The United Nations (U.N.), headquartered in New York, is an international organization of 193 member-states. It was founded in 1945 to prevent another world war.
The U.N.'s founding charter mandates four ambitious purposes. It maintains international peace, which is a full-time job in itself. The U.N.'s other three missions help to achieve that overarching goal. It fosters friendly relations between its members, it solves international problems and promotes human rights, and it harmonizes its members' actions.
The U.N. also has a host of other initiatives:
- Helps countries reduce hunger, disease, and illiteracy
- Promotes economic development and sustainable development
- Protects refugees
- Provides disaster relief
- Counters terrorism
- Promotes nuclear non-proliferation
- Clears landmines
- Protects indigenous cultures
- Upholds international law
How the UN Is Organized
The main parts of the U.N. are the General Assembly, the Security Council, the Economic and Social Council, the International Court of Justice, and the Secretariat.
The General Assembly is composed of representatives of all member states. It creates the mandates that guide the day-to-day work of the boards and councils under it. The General Assembly meeting lasts for several weeks in September of each year, and it gives world leaders a chance to come together and form working relationships.
The Security Council is the most powerful U.N. unit. Its mandate is to keep the peace. The five permanent members are China, France, Russia, the United Kingdom, and the United States. The General Assembly also elects 10 non-permanent members that hold two-year terms.
All U.N. members must comply with Security Council decisions, and the Council sends peace-keeping forces to restore order when needed. The Council can impose economic sanctions or an arms embargo to pressure countries that don't comply, and it authorizes the U.N.'s members to take military action if needed.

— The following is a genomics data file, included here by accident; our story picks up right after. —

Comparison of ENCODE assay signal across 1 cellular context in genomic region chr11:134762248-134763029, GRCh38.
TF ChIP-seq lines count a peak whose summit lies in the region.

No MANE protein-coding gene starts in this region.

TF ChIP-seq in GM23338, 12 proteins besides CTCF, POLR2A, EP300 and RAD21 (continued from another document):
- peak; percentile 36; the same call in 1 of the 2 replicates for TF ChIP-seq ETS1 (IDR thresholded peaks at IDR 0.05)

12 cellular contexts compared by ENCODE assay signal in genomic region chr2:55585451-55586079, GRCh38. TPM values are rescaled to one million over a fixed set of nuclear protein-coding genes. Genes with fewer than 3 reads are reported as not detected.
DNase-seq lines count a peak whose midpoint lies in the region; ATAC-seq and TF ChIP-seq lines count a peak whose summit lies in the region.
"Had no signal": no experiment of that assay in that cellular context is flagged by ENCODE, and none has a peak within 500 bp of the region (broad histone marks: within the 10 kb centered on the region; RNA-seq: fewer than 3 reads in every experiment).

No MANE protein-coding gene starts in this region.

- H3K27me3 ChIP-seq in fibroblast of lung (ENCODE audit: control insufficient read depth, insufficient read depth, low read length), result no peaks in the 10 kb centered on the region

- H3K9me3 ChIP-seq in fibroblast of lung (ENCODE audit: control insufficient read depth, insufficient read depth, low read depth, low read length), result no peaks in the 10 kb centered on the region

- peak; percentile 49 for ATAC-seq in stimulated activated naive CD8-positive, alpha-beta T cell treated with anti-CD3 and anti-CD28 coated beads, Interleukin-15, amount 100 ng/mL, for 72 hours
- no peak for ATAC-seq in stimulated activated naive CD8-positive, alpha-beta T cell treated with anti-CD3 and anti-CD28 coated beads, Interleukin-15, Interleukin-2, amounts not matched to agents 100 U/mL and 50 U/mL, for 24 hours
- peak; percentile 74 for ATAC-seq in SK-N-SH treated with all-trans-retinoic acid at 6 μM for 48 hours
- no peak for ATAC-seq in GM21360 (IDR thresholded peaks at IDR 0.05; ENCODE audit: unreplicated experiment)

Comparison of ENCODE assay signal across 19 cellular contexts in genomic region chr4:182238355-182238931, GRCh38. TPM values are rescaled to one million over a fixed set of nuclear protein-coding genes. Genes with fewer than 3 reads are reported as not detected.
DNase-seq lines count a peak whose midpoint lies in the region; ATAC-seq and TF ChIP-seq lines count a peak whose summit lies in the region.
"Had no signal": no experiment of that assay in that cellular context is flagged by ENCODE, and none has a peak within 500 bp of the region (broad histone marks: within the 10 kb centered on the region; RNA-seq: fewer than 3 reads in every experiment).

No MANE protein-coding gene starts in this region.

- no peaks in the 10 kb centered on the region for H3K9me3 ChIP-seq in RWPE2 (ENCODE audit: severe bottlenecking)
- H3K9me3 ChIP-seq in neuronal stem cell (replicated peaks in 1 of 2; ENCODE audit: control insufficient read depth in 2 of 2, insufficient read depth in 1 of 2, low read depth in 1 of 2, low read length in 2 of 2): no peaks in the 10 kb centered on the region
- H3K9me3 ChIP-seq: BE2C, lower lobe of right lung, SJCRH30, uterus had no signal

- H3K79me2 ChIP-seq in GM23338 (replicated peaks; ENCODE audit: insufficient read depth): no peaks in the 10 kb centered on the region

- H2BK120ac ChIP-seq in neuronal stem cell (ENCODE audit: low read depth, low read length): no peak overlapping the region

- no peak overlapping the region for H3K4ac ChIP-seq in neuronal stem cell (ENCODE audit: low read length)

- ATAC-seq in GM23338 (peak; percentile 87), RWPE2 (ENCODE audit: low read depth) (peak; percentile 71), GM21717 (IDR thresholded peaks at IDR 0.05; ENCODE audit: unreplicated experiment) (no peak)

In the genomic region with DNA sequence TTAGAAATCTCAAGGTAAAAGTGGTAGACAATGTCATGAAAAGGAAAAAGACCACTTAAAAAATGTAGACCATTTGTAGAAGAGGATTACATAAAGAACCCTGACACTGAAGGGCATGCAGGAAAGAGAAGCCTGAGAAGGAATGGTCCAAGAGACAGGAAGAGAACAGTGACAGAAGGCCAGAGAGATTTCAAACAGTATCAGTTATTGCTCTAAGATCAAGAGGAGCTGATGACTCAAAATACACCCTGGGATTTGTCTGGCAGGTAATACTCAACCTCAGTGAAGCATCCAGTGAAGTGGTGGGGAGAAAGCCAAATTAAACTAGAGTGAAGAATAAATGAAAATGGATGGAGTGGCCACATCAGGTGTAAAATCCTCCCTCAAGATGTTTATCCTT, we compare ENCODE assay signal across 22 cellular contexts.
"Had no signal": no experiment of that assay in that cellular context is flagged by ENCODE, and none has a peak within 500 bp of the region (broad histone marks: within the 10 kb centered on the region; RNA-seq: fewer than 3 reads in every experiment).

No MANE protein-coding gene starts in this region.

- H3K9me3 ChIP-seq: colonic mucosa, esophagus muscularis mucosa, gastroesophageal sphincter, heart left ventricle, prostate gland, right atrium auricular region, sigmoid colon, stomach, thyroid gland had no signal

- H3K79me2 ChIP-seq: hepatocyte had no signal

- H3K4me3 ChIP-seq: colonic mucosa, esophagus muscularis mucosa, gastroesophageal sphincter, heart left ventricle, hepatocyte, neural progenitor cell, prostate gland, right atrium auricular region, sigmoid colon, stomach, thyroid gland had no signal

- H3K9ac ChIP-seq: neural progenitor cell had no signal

The Economic and Social Council conducts analysis, agrees on global norms, and advocates for progress in the areas of sustainable development, humanitarian work, and financial development. It forms partnerships as needed and oversees joint U.N. action to address related issues.
The International Court of Justice is located at the Hague in the Netherlands. It settles legal disputes between countries.
The Secretariat carries out the day-to-day work of the organization. It has several departments and offices that carry out distinct responsibilities. The Security Council nominates its leader, the Secretary-General.
The Trusteeship Council, which used to supervise the Trust Territories, suspended its operations in 1994 after the last remaining U.N. trust territory of Palau became independent.
How the UN Works
The U.N. is not a government and has no right to make binding laws. Instead, it uses the power of persuasion. The U.N. committees negotiate multilateral agreements that give more teeth to its policies. Combined, they form a body of international law.
All nations contribute to the U.N. budget, so they each have a part in funding U.N.-specific initiatives.